Police on Tuesday investigated a suspected “price tag” attack in the Arab-Israeli village of Abu Ghosh, in which vandals slashed the tires of 28 cars and scrawled graffiti on nearby walls.
The Hebrew graffiti found at the scene of the crime read “racism or assimilation” and “Arabs out.”
Police opened an investigation into the incident, but made no immediate arrests.
Abu Ghosh is an Arab village west of Jerusalem located among Jewish towns and agricultural settlements, and its 6,000 residents have traditionally enjoyed cordial relations with their Jewish neighbors.
Abu Ghosh Mayor Salim Jaber was quoted in Maariv saying that “every society has its extremists and its moderates.” This incident would not affect the relations between the citizens of Abu Ghosh and Jewish neighbors, he said.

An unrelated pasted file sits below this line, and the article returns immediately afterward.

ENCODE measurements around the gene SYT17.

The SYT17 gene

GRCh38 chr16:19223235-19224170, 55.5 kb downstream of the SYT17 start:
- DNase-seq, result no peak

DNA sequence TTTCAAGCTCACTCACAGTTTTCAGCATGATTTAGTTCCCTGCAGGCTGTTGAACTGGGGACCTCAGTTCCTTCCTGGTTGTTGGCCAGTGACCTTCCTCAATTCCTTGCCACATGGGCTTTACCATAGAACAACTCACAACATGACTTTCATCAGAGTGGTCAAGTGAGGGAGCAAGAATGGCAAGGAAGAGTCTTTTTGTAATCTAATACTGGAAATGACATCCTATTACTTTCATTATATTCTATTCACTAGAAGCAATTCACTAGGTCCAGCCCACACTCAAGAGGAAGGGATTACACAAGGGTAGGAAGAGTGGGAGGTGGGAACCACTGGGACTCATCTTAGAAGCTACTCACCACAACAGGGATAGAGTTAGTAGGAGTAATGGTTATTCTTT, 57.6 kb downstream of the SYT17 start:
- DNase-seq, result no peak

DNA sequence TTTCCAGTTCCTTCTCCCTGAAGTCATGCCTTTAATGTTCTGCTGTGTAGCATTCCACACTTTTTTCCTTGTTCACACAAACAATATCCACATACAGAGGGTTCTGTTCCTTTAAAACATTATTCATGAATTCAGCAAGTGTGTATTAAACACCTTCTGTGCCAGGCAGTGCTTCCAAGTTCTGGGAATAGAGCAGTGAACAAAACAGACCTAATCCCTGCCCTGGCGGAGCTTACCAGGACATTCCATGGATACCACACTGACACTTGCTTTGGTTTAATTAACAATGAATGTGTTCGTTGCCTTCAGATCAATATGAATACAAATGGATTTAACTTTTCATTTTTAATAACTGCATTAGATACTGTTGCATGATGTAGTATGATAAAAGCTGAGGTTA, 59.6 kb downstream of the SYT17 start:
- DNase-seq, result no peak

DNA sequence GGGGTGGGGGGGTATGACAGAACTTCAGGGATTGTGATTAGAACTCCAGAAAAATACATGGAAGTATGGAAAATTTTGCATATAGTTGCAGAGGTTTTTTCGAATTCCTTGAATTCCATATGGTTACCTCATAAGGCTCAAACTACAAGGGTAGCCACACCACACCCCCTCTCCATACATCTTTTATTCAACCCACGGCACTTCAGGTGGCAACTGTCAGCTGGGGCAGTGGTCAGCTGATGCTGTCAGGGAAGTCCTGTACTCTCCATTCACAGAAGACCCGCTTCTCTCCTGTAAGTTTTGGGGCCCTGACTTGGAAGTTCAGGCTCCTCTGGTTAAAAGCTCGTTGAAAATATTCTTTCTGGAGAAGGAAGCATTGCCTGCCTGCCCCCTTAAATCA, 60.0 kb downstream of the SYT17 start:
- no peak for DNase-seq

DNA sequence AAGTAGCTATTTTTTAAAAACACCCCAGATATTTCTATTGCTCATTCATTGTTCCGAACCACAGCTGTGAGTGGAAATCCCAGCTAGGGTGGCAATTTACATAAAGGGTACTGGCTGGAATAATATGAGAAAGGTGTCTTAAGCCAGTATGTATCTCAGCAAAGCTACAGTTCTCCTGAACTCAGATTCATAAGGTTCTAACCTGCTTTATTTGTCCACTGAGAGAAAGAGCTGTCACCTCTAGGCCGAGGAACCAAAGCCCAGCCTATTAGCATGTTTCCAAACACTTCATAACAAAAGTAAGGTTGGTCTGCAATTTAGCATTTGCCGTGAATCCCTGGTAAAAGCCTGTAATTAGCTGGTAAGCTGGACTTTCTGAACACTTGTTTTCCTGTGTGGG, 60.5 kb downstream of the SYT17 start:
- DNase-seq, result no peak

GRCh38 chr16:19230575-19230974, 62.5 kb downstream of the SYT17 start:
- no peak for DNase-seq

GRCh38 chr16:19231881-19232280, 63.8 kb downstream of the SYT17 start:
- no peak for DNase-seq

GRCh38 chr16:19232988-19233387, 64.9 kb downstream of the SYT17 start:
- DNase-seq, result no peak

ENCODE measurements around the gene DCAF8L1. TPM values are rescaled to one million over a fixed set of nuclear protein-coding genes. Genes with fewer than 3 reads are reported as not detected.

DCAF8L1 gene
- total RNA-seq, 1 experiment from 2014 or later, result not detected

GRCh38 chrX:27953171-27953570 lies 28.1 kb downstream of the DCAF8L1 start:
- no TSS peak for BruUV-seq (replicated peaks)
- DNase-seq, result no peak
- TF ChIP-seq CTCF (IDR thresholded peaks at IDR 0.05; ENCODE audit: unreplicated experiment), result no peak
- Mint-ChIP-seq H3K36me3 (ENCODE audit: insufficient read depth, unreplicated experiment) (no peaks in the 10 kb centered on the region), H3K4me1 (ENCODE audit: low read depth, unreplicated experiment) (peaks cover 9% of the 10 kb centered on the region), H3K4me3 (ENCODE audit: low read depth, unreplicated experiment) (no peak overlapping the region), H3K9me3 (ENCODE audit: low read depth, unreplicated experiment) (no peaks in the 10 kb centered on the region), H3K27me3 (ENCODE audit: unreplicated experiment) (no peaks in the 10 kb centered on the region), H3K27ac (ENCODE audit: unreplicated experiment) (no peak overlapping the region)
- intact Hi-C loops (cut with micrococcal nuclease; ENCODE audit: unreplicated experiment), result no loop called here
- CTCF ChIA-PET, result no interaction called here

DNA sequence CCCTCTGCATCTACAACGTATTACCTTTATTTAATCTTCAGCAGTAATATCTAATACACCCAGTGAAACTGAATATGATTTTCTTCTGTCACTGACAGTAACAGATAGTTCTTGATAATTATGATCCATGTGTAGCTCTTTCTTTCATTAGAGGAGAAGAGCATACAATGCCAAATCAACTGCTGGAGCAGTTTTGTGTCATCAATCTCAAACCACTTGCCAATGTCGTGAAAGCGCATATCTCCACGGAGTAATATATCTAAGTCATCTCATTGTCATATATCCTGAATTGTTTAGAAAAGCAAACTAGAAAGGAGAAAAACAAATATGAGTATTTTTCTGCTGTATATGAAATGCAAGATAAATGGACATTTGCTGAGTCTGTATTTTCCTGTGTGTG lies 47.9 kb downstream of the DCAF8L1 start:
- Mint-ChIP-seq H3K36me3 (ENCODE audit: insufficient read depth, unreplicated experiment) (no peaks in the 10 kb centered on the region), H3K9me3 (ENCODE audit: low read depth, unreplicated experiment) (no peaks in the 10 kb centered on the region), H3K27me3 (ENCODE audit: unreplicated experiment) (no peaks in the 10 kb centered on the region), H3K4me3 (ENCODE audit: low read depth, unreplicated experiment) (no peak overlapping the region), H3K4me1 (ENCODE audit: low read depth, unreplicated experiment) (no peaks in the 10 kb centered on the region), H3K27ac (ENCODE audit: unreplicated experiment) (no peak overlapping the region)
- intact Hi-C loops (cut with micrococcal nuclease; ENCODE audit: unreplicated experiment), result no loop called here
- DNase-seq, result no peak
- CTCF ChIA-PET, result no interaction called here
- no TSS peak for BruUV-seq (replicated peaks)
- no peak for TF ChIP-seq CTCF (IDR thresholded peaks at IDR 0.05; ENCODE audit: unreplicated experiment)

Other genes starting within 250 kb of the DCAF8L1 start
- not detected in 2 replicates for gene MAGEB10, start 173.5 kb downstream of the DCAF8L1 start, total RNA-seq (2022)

Jaber added that among residents of his town there was no hatred, and that Abu Ghosh was “the symbol of coexistence.”
The term “price tag” attack is used to describe crimes, typically but not always vandalism or arson of Palestinian property, carried out by extremist Jews as retribution for Israeli government actions — such as demolition of illegal West Bank construction — which they deem contrary to settler interests.
Last month, Justice Minister Tzipi Livni (Hatnua) and Internal Security Minister Yitzhak Aharonovich (Yisrael Beytenu) presented a proposal to classify these kinds of attacks as terrorism, in order to increase the tools at police disposal in the battle against a rising number of “price tag” attacks on non-Jewish targets, including churches and properties of Israeli Arabs and West Bank Palestinians.
Earlier this week, the Cabinet rejected the call to label such activities terrorism but approved of measures that will make it easier for authorities to prosecute such attacks.